An on-stage performer is often only as good as the band behind them, and in the case of music business hopeful Will Coase, any success he may go on to enjoy will in part be down to the support he received from his teachers at school.
Will was head boy at Springwood and is now starting his studies at the internationally renowned Liverpool Institute for Performing Arts, also known as the Fame School, established by Paul McCartney, and which has proved to be the springboard for many well known actors and musicians.
He said our staff had played a vital role in helping him take the first step on the road to his dream career, amid so much uncertainty in his final days at school.
“The way things finished with shutdown was so strange,” he said.
“One minute we were involved in student council discussions about how to make the school safe, and then all of a sudden we found out there would be no exams, and just like that, our lives changed in a couple of hours. Suddenly, the final day of school went from being three months away to two days away. It was very confusing.”
Will is taking an undergraduate course in songwriting and performance, and said the guidance of Springwood’s teachers had definitely helped him choose what path to take.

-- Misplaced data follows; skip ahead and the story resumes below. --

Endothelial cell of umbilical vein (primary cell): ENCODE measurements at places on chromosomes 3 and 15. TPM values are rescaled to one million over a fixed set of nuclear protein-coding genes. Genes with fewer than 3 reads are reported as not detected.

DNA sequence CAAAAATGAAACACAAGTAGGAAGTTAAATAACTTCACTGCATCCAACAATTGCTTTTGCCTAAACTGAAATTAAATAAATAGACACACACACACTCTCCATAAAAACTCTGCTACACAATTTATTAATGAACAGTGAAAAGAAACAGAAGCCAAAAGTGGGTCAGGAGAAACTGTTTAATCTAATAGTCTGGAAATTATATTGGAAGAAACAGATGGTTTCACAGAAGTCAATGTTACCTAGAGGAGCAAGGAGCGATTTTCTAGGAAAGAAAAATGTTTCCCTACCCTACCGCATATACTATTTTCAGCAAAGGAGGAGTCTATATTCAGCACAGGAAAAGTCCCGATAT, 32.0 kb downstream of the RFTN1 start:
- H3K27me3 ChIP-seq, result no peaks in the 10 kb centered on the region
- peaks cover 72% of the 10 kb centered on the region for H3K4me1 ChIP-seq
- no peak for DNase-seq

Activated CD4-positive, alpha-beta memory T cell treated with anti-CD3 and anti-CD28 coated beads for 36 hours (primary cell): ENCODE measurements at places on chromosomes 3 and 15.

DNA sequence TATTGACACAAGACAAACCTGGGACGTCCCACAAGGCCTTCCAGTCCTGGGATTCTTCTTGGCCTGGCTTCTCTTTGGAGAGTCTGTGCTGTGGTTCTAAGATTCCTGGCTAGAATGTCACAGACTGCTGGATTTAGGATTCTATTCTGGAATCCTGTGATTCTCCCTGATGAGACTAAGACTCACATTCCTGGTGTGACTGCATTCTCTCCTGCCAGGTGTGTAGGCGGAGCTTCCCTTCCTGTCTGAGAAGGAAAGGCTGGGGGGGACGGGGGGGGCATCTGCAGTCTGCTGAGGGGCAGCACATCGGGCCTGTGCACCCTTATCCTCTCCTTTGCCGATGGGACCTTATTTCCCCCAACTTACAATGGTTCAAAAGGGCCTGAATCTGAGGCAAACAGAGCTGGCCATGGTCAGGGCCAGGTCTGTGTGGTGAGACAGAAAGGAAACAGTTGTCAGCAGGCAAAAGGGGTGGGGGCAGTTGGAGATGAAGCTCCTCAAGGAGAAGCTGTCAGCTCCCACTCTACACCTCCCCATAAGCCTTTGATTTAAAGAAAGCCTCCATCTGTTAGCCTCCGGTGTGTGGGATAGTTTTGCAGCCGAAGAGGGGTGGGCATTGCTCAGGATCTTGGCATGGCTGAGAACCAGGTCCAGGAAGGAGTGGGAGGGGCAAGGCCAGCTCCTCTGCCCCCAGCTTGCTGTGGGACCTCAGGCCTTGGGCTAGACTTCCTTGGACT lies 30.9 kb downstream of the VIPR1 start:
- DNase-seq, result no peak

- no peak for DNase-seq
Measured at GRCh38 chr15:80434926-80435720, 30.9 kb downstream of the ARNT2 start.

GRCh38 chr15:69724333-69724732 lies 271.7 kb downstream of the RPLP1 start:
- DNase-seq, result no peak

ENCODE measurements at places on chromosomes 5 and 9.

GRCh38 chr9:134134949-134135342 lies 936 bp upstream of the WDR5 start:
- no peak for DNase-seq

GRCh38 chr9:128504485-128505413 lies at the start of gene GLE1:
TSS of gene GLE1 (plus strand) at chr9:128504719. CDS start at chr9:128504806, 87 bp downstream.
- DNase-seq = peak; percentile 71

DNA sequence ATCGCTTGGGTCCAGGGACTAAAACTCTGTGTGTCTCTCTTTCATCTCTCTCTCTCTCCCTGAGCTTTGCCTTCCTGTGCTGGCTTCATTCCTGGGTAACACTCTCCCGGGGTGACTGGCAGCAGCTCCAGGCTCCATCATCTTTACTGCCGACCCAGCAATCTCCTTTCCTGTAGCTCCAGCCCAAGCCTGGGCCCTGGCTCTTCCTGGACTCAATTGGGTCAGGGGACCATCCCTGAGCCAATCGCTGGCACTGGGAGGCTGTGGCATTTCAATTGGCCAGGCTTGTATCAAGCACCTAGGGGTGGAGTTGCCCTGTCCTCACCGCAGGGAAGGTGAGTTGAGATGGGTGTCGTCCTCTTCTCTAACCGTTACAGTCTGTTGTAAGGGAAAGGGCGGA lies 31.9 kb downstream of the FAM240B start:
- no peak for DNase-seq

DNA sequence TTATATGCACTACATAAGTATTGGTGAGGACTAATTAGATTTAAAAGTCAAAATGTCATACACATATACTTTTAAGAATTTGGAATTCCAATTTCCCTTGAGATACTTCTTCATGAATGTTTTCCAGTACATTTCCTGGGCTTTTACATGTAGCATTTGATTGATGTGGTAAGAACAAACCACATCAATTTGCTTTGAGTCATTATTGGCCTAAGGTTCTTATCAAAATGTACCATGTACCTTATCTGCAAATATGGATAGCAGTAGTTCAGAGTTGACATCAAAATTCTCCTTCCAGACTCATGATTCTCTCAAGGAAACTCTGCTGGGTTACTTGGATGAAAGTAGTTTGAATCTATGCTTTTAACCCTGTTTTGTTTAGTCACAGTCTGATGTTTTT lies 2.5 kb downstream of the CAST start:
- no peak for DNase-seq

“School was very supportive with my decisions, they were always happy for me to go off to auditions and took an interest in how things were going,” he said. “Previously I’d been a much smaller school but I found the staff here were always approachable and had time for you.”
Despite looking at other institutions around the country, Will said choosing Liverpool was a “no brainer.”
“Once I came to Liverpool, that was it,” he said. “It has great facilities, the industry connections are amazing, and it gives you a world class education.”
From what he says, it is not dissimilar to his feelings about Springwood.
“A lot of the success that happens at Springwood is down to the appreciation that staff and pupils have for one another,” he said. “The facilities are great too, so together they really give you a desire to work hard.”
Sharing the experience of school leadership alongside Will was head girl Sammy Leet, who is now going to the University of Warwick to study psychology.
She said her teachers’ passion for the subjects they teach had inspired her to academic success.
“What really stood out for me was my teachers’ passion for the subjects they teach, particularly for social sciences. It made me fall in love with the subject and as a result I was really successful,” she said.
The responsibility of being head girl, and being involved in school events, was character-forming and built confidence.
“There was always something to take part in, from bake sales (my favourite part was the eating) to big quiz nights,” she said.
“I also helped out with a lot of information evenings. This involvement along with a part-time job, healthy social life and studies definitely helped me nail down time management, allowing me to do everything I wanted and needed with the support and advice from staff to make sure I was getting the balance right.”